(DOGS AND POLITICS) SAN FRANCISCO — DogPac, a political committee representing dogs and their guardians, has announced their endorsement of John Avalos for Mayor of San Francisco. Avalos has shown support for the dog community by fighting against a management plan that places a leash law on free roaming areas such as Golden Gate Park. DogPac has become a political force and their support of Avalos will strongly aid his campaign. Read on for more regarding DogPac and how they’ve become so influential. Could pet guardians have a strong political voice in other cities as well? Tell us what you think.   — Global Animal

New York Times, Gerry Shih

Dog gaurdians are raising their political voices in San Francisco.

Last week, Supervisor John Avalos, a San Francisco mayoral candidate, landed one of the city’s more coveted endorsements when he won the backing of DogPAC, a relatively new political action committee representing dozens of dog lovers’ groups citywide.

According to Bruce Wolfe, DogPAC’s ambitious president, the endorsement has a big political bite: there are, after all, an estimated 180,000 dogs in San Francisco — surpassing the 107,000 or so children.

“From Bernal Heights to Crissy Field, from east to west, there are thousands of dog owners who feel their voices aren’t being heard,” Mr. Wolfe said.

The group will send mailers and may raise money on Mr. Avalos’s behalf.

DogPAC’s foremost concern is a proposal by the National Park Service to require leashes at the Golden Gate National Recreational Area, the coastal strip that includes Fort Funston and Ocean Beach, where many owners take their pets to run free. Mr. Avalos impressed many DogPAC members in March when he led a fiery rally demanding that the city reclaim the recreational area if the park service did not back down from the leash proposal.

 The rise of DogPAC in this generally affluent, liberal hotbed may sound like “a very ‘San Francisco’ thing,” said Jason McDaniel, a professor of political science at San Francisco State University, but behind the stereotype are some hard demographic truths.

According to the 2010 census, only 13 percent of San Francisco’s population is younger than 18, the lowest proportion of children of any major city and a steep drop from 1970, when the figure was 22 percent. The city has become “this place for the relatively young, relatively affluent — a very educated place, where people are renting and delaying the family decision,” Mr. McDaniel said. “Instead, we have dogs.”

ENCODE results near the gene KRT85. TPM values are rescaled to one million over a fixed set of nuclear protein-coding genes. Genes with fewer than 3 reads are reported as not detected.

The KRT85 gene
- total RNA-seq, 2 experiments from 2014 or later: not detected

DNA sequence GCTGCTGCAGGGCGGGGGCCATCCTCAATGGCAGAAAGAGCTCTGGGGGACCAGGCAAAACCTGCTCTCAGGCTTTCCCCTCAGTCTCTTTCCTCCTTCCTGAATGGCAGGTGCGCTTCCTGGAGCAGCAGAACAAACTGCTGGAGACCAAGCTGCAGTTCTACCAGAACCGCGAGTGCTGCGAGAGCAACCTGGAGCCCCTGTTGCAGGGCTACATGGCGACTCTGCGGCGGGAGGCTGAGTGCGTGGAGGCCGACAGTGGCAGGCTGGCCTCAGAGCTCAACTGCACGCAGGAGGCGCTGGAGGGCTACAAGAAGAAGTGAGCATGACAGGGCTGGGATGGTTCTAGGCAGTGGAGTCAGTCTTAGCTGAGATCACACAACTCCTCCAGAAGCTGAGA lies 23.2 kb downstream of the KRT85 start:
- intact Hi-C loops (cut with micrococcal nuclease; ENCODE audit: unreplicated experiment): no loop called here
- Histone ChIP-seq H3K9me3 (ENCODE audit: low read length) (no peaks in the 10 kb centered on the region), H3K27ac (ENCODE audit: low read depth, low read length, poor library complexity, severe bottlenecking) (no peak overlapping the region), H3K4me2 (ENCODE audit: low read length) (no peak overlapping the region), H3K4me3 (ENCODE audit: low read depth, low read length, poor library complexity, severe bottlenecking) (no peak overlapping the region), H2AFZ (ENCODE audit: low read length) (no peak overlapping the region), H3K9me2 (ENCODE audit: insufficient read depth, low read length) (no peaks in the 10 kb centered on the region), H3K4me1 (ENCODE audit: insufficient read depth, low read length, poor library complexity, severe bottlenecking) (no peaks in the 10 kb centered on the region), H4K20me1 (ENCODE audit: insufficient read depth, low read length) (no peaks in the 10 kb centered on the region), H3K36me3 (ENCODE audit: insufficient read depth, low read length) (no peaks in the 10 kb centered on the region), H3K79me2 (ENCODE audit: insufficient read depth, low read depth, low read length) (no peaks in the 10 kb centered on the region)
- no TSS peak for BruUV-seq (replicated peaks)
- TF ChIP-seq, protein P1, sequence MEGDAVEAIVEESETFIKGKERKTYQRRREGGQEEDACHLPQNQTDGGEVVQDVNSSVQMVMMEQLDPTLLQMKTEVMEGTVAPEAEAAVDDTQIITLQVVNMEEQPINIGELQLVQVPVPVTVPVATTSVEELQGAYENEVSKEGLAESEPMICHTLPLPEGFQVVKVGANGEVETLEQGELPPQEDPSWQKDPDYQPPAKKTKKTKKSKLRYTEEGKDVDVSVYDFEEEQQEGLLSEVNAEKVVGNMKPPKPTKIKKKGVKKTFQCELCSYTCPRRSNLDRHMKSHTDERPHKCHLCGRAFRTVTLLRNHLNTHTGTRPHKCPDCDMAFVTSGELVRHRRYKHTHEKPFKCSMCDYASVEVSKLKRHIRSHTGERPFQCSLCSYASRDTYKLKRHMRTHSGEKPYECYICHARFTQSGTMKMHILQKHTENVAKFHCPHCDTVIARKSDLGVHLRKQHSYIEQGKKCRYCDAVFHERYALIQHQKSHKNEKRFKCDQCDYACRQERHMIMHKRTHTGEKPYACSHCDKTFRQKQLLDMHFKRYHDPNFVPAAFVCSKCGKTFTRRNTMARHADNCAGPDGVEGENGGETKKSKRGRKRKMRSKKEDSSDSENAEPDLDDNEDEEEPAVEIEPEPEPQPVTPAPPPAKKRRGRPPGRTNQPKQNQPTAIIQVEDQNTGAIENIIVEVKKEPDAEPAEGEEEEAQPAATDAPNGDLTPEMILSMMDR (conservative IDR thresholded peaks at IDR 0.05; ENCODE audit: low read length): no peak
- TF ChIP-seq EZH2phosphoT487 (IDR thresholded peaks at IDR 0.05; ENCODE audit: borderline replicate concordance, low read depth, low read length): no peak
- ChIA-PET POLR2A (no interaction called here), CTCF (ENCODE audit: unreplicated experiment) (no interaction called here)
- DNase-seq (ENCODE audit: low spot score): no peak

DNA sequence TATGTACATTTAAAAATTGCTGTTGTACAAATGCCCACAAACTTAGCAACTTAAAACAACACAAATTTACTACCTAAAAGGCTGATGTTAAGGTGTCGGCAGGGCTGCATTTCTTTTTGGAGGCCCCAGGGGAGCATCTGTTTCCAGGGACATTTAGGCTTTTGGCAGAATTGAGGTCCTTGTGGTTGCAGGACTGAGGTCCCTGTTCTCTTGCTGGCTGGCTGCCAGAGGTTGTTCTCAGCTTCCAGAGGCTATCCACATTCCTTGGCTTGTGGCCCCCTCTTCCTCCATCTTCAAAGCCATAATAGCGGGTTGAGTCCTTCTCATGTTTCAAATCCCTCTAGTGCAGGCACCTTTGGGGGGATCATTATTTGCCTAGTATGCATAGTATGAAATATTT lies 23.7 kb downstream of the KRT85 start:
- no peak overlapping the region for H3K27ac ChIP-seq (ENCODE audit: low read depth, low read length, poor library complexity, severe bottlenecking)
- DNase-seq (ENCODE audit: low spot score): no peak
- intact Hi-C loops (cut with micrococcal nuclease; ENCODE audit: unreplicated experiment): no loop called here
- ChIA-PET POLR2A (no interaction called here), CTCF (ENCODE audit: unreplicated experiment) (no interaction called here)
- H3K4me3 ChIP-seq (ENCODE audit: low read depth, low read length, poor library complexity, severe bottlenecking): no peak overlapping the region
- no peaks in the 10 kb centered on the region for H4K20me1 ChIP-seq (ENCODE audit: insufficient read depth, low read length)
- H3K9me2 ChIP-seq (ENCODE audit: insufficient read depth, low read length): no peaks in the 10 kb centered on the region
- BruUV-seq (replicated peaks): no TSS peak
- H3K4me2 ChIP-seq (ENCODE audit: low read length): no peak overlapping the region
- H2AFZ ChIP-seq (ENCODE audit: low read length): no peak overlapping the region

(Mr. McDaniel, who is 38 and has no children, lives in Alamo Square, he added, with Dodger, “a medium-sized retriever.”)

Meanwhile, children’s advocates worry that the city is becoming “Manhattanized,” as working-class families flee to the suburbs amid ever-rising housing prices.

“We’re noticing the diminishing power of families and children,” said Chelsea Boilard, a program director at Coleman Advocates for Children and Youth, a children’s advocacy group based in San Francisco. “It’s not surprising to see dog owners gain political power.”

DogPAC members said they were disappointed that Mayor Ed Lee had not taken a more pro-dog stance. While the mayor filled out a DogPAC questionnaire, he declined to sit down for a one-on-one interview or attend a debate the group sponsored in October.

“Ed Lee’s active absence is going to quite hurt his campaign,” Mr. Wolfe warned, adding that most candidates took his group “extremely seriously.”

Dennis Herrera, the city attorney and one of Mr. Lee’s leading challengers, has a 725-word page about his positions on dog issues on his campaign Web site. “There are a lot of ways we define families in San Francisco, and dogs and animals are a part of those families,” Mr. Herrera said.

Another candidate, Bevan Dufty, the former supervisor from the Castro and Noe Valley, said dogs often occupied an important role in both gay and straight households.

“I’d see people and ask how their kids were doing, and they would immediately know I’m referring to their dogs,” he said with a laugh. “Dogs are a huge part of the fabric of our neighborhoods.”

After all, Mr. Dufty added, “we’re in the City of St Francis, the patron saint of animals.”

More New York Times News: http://www.nytimes.com/2011/10/16/us/they-bark-they-fetch-and-their-humans-vote.html

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